By this point, the State Department had suffered enough ofJackson's alleged diplomacy and the failed agreement he had brokered.State Department spokesman Philip Reeker declared on June 5, 2000,that the United States was "not part of that agreement." Jacksonsummarily was fired as Clinton's special envoy shortly afterward.
But the Clinton State Department is not innocent in this affair.In a series of dispatches and briefing documents stamped "Secret,"which the State Department declassified at this reporter's request,it is clear that Assistant Secretary of State Rice, an Albrightprotégé, and Deputy Assistant Secretary of State Jeterprimed Jackson with intelligence, talking points and backgroundpapers throughout the entire three-year period he was Clinton'senvoy. Indeed, the entire bureaucracy of U.S. diplomacy was put atJackson's disposal with tragic results.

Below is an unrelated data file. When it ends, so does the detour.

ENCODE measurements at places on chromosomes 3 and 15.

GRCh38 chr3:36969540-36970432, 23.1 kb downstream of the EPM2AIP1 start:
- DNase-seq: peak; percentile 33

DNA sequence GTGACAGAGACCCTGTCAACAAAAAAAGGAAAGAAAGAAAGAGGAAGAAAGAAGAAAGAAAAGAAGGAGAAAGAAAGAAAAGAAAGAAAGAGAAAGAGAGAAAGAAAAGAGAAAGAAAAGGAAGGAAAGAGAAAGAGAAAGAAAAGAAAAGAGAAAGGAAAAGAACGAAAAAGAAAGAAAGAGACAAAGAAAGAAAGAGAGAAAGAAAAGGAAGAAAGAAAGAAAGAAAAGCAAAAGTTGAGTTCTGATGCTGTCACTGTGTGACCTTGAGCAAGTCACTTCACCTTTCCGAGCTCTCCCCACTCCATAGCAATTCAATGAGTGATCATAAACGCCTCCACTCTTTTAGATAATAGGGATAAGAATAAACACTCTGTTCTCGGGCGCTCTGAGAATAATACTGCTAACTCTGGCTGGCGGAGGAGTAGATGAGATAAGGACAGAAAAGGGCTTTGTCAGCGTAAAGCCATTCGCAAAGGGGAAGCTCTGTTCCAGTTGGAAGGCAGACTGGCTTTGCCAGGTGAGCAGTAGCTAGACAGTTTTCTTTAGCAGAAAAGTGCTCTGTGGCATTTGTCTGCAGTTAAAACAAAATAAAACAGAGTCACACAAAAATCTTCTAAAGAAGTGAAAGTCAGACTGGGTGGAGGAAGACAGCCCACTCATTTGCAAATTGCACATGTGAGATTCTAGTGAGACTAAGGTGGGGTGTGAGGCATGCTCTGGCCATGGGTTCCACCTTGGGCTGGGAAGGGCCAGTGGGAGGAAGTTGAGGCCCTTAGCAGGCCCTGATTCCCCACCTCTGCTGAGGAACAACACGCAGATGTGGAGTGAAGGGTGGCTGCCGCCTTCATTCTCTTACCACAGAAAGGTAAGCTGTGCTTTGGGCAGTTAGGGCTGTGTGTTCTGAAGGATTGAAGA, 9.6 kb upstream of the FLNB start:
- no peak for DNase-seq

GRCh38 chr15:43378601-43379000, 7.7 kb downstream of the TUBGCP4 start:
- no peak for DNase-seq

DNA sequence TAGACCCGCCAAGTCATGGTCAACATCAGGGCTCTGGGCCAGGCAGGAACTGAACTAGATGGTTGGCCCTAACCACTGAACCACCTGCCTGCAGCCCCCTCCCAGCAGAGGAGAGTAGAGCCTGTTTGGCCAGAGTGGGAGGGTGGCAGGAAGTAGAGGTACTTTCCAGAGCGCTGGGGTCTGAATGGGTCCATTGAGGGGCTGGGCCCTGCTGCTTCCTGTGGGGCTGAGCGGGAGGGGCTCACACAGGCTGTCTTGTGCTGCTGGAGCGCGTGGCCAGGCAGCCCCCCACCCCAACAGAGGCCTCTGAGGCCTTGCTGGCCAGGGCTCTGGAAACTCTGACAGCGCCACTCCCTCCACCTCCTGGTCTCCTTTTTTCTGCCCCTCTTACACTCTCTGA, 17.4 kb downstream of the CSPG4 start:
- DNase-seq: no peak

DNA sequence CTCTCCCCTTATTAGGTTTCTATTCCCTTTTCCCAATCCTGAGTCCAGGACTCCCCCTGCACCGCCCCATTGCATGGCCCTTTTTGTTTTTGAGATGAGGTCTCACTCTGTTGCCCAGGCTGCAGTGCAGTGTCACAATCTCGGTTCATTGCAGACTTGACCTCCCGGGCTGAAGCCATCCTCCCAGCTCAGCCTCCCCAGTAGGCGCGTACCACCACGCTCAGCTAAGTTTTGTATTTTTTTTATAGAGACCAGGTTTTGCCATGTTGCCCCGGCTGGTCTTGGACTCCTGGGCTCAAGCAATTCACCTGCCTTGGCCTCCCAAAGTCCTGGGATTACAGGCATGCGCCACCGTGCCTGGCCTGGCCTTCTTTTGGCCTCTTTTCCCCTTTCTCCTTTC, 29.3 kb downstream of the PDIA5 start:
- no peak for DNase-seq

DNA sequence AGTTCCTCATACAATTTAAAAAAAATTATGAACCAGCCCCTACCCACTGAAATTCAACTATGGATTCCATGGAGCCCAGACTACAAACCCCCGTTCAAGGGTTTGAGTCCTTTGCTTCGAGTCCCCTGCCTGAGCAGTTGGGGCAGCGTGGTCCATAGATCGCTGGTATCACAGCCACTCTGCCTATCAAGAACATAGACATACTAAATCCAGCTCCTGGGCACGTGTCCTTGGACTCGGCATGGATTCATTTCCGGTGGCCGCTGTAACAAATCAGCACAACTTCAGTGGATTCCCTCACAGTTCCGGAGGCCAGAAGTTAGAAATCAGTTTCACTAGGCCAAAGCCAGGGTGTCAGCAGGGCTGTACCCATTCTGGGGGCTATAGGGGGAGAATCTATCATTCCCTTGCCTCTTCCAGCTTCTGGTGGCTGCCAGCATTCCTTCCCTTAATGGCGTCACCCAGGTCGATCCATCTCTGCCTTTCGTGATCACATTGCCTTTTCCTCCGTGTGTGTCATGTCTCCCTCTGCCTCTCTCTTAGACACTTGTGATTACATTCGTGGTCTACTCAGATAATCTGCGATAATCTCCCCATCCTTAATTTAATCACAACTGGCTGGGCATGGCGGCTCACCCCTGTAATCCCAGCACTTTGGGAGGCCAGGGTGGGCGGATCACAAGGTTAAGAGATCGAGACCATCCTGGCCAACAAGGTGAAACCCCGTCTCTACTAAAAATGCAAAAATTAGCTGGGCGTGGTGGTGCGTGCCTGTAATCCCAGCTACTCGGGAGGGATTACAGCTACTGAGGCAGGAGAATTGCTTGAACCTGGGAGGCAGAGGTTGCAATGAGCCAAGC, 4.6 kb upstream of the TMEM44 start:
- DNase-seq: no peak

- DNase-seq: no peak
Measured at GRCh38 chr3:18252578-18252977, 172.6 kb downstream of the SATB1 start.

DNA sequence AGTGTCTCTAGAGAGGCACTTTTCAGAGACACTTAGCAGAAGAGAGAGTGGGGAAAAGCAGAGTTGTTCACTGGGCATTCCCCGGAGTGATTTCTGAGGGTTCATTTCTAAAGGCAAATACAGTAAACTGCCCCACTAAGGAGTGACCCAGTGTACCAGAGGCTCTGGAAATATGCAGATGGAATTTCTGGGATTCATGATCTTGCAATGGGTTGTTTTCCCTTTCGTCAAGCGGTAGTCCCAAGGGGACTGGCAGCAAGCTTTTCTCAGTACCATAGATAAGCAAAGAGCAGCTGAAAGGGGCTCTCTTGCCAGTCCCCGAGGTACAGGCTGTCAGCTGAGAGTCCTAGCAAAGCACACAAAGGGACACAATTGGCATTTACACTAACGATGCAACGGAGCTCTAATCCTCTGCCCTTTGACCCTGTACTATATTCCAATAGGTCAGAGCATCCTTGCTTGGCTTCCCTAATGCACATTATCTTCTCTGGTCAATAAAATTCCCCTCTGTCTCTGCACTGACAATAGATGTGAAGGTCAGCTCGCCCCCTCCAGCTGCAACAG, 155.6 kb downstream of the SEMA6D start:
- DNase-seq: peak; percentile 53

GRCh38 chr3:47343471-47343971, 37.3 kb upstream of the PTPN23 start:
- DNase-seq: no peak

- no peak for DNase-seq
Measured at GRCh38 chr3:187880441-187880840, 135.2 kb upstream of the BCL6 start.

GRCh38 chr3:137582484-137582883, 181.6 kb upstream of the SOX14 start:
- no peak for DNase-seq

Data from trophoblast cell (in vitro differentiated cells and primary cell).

However, it also is clear that Jackson repeatedly took initiativeson his own, especially when it came to forging that strong personalbond with the Liberian dictator.
The United States and the citizens of West Africa now have ahistoric opportunity with the war-crimes indictment against Taylorthat was released in June by the U.N.-backed Special Court for SierraLeone. Taylor is seeking asylum in neighboring Nigeria, but alreadyvoices are being raised among Liberian opposition politicians andtheir U.S. supporters that he should not be allowed to escapeprosecution.
Among the first questions they believe prosecutors should askTaylor is who he paid off using Sankoh's diamonds. U.S. intelligenceofficers and their assets on the ground in Liberia reported back toWashington concerning these payoffs at the very moment that Jacksonwas negotiating a favorable role for Taylor and for Sankoh inLomé, former CIA officers and other sources have told thisreporter.
Who received the diamonds, how they were brokered onto theinternational marketplace in Europe and where the cash proceeds wentremain mysteries. Charles Taylor knows many of the answers.
Kenneth R. Timmerman is a senior writer for Insight magazine.